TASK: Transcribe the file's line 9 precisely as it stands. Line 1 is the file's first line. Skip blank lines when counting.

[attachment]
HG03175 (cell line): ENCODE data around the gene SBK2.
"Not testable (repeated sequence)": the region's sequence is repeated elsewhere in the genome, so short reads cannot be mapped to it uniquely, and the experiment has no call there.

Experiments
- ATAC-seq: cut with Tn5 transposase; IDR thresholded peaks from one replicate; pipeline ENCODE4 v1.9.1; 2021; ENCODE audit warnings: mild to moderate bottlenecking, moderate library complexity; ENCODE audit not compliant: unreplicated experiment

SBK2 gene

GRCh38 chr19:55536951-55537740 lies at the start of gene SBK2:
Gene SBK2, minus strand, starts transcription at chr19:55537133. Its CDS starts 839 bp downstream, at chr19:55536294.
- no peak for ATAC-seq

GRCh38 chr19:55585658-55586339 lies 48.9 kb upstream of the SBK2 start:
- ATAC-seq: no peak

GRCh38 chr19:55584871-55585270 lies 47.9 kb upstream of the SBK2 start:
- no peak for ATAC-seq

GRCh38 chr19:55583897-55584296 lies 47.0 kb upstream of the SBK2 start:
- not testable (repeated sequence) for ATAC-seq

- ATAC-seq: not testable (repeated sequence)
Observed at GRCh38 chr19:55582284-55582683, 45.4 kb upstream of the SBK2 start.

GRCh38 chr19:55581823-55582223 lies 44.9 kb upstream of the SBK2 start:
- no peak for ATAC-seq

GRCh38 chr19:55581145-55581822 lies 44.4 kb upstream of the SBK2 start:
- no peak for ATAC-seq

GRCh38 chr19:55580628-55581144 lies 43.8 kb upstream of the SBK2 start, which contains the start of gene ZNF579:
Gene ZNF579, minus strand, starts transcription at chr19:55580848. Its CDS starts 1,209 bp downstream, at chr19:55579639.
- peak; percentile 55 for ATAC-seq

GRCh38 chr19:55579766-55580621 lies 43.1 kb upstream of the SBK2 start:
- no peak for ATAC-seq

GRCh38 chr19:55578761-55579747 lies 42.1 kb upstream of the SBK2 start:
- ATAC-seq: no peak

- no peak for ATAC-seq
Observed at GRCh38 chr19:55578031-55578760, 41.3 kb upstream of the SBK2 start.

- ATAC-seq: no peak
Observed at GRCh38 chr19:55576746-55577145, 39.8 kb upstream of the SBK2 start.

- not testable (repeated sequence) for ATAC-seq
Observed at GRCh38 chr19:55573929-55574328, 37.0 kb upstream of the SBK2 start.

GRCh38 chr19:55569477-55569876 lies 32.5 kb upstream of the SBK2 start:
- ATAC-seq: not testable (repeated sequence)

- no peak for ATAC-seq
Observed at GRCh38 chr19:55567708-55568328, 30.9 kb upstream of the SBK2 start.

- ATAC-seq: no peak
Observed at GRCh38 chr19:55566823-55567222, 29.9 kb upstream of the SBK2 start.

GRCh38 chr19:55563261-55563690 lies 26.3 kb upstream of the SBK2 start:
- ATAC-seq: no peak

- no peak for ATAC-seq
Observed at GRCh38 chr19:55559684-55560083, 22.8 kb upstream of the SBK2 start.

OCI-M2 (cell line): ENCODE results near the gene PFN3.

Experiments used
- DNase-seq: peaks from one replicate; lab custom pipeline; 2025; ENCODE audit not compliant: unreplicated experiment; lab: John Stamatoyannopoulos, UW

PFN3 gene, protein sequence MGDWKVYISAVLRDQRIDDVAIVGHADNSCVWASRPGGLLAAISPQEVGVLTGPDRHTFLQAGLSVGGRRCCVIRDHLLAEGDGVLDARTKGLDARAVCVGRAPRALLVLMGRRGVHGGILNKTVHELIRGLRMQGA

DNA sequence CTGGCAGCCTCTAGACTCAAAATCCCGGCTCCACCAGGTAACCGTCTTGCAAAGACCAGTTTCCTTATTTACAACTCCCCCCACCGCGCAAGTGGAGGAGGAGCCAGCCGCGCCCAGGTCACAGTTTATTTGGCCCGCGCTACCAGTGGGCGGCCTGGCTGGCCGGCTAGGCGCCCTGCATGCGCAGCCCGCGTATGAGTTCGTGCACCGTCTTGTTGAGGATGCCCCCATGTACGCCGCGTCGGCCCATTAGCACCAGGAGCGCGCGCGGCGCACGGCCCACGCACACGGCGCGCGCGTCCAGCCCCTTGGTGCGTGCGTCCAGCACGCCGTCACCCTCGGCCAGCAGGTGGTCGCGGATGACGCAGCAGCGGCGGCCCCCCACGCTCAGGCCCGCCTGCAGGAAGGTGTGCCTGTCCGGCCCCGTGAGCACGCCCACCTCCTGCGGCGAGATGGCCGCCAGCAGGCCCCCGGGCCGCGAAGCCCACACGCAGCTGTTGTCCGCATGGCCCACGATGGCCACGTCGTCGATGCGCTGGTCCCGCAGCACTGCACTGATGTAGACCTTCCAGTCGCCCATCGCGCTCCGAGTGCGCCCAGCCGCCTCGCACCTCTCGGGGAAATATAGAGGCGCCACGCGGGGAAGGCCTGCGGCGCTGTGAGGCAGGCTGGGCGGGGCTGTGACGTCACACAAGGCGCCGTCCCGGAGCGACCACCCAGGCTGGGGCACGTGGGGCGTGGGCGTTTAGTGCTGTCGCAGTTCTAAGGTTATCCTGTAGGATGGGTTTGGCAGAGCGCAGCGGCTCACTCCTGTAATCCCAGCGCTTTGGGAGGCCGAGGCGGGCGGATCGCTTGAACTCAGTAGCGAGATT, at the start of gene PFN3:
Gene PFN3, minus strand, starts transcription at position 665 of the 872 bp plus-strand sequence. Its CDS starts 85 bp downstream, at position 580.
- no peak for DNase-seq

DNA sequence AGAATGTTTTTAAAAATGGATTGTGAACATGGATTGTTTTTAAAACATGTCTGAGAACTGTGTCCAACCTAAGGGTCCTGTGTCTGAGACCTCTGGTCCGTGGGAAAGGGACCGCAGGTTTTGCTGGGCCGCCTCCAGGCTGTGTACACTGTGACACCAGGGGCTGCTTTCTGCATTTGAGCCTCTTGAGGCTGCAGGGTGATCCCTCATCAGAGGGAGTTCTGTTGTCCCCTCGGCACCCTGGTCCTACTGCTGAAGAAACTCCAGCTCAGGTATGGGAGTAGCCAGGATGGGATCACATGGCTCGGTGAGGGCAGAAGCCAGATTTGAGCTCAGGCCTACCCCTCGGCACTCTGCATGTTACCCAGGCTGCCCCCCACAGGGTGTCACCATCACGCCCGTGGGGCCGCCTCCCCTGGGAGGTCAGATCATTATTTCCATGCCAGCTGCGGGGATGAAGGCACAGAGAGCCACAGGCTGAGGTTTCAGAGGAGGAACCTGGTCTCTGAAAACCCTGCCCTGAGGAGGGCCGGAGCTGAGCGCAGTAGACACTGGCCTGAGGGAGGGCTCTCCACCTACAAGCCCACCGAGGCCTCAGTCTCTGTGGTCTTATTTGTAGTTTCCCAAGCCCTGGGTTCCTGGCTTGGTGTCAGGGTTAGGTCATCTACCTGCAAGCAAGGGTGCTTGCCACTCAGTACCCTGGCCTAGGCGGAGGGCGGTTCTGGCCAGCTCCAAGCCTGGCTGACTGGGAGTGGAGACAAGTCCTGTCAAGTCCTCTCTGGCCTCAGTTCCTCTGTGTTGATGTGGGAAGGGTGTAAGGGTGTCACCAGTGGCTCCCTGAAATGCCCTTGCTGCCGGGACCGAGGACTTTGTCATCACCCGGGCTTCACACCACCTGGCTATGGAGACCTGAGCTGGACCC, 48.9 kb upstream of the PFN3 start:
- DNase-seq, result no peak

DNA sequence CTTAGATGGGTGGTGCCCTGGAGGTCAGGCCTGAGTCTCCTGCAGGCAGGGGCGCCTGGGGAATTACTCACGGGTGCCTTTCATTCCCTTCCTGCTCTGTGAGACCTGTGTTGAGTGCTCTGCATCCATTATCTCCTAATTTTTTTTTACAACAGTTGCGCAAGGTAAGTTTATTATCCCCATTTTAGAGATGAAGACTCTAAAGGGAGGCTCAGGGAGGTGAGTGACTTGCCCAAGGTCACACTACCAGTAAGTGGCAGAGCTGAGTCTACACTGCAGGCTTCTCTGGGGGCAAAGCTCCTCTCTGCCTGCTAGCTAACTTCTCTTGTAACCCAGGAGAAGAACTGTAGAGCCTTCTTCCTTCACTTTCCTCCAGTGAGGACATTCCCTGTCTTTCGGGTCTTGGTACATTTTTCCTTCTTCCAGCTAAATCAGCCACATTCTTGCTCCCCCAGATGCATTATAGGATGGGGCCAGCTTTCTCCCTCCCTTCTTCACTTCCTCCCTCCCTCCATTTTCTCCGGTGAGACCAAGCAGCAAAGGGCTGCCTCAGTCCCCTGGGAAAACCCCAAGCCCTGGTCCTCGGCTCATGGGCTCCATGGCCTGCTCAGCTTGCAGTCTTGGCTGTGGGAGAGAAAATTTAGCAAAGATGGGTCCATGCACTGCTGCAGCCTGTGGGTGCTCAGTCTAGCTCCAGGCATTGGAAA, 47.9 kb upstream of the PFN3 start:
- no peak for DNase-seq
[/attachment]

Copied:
GRCh38 chr19:55585658-55586339 lies 48.9 kb upstream of the SBK2 start: